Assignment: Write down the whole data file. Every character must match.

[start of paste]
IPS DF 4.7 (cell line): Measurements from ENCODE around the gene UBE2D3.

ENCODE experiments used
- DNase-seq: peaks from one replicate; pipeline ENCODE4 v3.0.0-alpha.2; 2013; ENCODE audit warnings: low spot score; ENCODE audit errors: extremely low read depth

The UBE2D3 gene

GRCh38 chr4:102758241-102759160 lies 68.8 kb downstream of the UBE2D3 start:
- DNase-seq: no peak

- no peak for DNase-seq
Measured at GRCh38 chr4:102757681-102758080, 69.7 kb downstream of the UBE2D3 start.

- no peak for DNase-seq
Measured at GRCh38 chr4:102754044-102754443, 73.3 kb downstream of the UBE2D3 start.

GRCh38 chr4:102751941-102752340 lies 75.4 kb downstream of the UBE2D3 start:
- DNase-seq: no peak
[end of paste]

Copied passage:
IPS DF 4.7 (cell line): Measurements from ENCODE around the gene UBE2D3.

ENCODE experiments used
- DNase-seq: peaks from one replicate; pipeline ENCODE4 v3.0.0-alpha.2; 2013; ENCODE audit warnings: low spot score; ENCODE audit errors: extremely low read depth

The UBE2D3 gene

GRCh38 chr4:102758241-102759160 lies 68.8 kb downstream of the UBE2D3 start:
- DNase-seq: no peak

- no peak for DNase-seq
Measured at GRCh38 chr4:102757681-102758080, 69.7 kb downstream of the UBE2D3 start.

- no peak for DNase-seq
Measured at GRCh38 chr4:102754044-102754443, 73.3 kb downstream of the UBE2D3 start.

GRCh38 chr4:102751941-102752340 lies 75.4 kb downstream of the UBE2D3 start:
- DNase-seq: no peak